Assuming that the bad actors are predominantly male, why don’t you organise a women in philosophy dinner and invite all female grad students and faculty? This could create a better supportive network for potential victims.Report

GradStudent
GradStudent
Reply to  Junior Academic
5 years ago

I think this is a fine thing to do in addition to doing other things, but I just want to register why I think this should only be done in conjunction with something else: In my own experience, I’ve had a much easier time finding supportive male colleagues than female colleagues (no surprise there, there are just a lot more men than there are women in philosophy). There are fewer women than there are men, but also not all women are supportive of one another, and not all women want to be supportive of one another, and (in my own view) everyone, regardless of gender, is responsible for doing their part to create a healthy professional environment (not that women shouldn’t be able to have space like this, but that sometimes it unintentionally communicates, when done poorly, that this is a thing that only women need to think about).Report

DC
DC
5 years ago

One fascinating aspect of this question and the comments to it is that though the initial question very carefully (it seemed to me) was phrased to encompass all morally reprehensible behavior, the commenters seem to assume it’s solely about sex-based harassment. There seems to be this unchallenged assumption that sex-based bad behavior is somehow inherently worse than any other kind, but I could think of several plausible situations where a student or junior faculty member could legitimately find unwelcome sexual advances less harmful than say, nonsexual bullying. That’s not a defense of unwelcome sexual advances, but simply to point out that maybe we should take a more nuanced view of what reprehensible behavior is.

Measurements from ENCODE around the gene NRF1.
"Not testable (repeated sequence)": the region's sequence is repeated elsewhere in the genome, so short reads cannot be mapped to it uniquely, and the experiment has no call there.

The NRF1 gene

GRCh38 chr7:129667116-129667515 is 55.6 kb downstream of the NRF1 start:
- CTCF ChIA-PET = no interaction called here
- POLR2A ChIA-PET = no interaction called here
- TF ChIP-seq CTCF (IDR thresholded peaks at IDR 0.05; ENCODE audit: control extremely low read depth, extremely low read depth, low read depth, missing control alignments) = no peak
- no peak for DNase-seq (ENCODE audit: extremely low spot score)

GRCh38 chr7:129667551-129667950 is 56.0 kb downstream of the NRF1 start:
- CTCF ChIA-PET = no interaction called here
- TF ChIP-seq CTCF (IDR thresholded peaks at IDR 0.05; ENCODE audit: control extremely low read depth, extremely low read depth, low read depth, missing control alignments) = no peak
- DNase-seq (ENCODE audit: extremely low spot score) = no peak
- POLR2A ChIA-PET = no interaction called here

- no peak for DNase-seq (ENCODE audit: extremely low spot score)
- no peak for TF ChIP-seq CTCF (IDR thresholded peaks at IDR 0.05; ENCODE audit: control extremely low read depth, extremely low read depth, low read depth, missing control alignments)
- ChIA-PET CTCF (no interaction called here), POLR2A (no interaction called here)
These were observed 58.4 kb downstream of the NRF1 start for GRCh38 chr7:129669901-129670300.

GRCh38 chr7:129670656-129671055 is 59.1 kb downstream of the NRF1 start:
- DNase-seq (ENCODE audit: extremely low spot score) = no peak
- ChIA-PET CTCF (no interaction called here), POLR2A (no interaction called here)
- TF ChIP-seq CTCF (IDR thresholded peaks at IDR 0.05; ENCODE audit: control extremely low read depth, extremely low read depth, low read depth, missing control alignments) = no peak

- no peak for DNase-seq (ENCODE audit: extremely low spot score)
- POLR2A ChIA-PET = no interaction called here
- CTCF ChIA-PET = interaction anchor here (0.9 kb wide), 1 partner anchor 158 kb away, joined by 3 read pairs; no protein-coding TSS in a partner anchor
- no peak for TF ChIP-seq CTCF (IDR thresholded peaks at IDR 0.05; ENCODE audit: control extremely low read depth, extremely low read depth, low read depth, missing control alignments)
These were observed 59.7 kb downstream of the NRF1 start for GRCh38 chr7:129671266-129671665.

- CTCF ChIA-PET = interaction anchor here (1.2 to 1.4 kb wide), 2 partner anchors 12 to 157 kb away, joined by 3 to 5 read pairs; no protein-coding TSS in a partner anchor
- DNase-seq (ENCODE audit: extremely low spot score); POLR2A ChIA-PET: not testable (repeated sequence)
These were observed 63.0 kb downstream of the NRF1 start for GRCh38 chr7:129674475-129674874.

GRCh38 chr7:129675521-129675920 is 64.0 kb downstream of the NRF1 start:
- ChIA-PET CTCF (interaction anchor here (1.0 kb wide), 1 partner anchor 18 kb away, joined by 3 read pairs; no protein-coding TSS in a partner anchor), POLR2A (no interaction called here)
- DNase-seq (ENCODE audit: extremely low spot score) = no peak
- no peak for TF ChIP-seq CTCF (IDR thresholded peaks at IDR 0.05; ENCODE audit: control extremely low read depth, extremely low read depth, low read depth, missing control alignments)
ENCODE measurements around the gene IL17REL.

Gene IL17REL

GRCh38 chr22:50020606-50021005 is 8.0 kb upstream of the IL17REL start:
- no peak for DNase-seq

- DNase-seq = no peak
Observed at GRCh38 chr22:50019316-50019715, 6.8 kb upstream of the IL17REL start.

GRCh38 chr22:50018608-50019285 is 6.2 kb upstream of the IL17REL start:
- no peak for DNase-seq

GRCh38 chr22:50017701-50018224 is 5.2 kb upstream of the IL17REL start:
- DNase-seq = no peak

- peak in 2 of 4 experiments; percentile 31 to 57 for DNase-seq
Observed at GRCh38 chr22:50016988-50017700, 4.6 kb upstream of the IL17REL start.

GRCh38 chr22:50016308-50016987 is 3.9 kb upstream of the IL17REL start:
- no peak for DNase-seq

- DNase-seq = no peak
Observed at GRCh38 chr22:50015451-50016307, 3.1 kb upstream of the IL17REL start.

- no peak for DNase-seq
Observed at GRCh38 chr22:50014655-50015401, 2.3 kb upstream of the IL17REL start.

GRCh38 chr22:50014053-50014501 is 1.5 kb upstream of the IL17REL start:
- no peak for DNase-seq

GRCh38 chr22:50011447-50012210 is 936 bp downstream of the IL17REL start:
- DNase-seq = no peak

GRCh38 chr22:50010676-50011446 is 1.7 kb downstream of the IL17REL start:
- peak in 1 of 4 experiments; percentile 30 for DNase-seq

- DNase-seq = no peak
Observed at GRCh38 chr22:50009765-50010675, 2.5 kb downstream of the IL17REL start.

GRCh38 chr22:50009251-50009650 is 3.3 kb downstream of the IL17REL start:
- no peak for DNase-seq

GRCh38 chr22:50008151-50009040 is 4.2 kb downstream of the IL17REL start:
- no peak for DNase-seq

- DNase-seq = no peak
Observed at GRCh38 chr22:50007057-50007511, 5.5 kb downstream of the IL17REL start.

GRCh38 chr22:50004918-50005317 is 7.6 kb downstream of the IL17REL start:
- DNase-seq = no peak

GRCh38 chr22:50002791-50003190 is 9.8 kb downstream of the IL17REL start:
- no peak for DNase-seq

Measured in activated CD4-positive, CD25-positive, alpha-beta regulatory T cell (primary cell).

Title IX, for example, does not provide a remedy for a faculty member who steals credit, publicly belittles her advisee, mercilessly bullies his students, etc. etc.Report

GradStudent
GradStudent
Reply to  DC
5 years ago

I don’t think this is super fascinating, because the person who submitted the original query explicitly responded that what they’re thinking about involves serial pursuit of romantic or sexual relationships with students — but, that said, I think the substance of your point is really important for a number of reasons, including specifically addressing climate issues along gendered dimensions. I can’t tell you how many times I’ve been told “Oh, so-and-so isn’t a creep, they’re just a jerk.” That people behave badly along other dimensions should never function as an excuse for bad behavior along this dimension, and yet, so often, it does. All of that kind of bullying behavior is concerning.Report

Enzo Rossi
5 years ago

Setting aside straightforwardly inappropriate behaviours, would it be easier and/or more desirable to try and sanction professors’ dating strategies or to try and change professional conventions so that professors don’t have *so* much arbitrary power over graduate students? For instance, must we rely so much on letters of reference and whispering campaigns on who’s “smart”? Must most journals continue to be only double-blind instead of triple-blind? And so on.Report

anon
anon
5 years ago

What if, when you heard that one of your colleagues was engaging in inappropriate behavior, you talked to the colleague and told him that what he is doing is wrong? You know, like grown-ups do.

If he is basically morally decent, his conscience will be moved by your pointing out his immoral actions, and he will stop. If he is not a basically decent person, the mere fact that he now knows others are ‘on to him’ might be enough to deter him from continuing the behavior.

(As a side benefit, if the allegations are untrue, actually talking to the person accused might help bring this to light.)Report

Anonymity Requested
Anonymity Requested
Reply to  anon
5 years ago

I’m surprised at the thumbs up votes because this sarcastic comment strikes me as really out of touch with human nature. The binary “either / or” here is silly because most predators do not believe themselves to be predators. In much the same way, most violent criminals believe that their actions are justified (psychopaths excepted). See the recent book “Virtuous Violence” (Cambridge) by Alan Fisk and Tage Rai.
In the case of philosophy department predators, here is a common psychological type for which your binary either/or would fail: the predator believes (by virtue of looks, career accomplishment, connections, etc.) that he is a gift to junior women. When confronted, he will angrily deny any wrong-doing. Moreover, he will claim that *he* is the victim of an organized campaign by those who find his stature (or masculinity or whatever) threatening. After being confronted (or “taken aside”), the predator decides that he needs to focus on women who are more “receptive” to his advances, women who will “appreciate” how amazing he believes himself to be; in practice, that means he moves on to a more vulnerable part of the population (say, he moves from targeting junior colleagues to graduate students, or from targeting graduate students to undergraduates).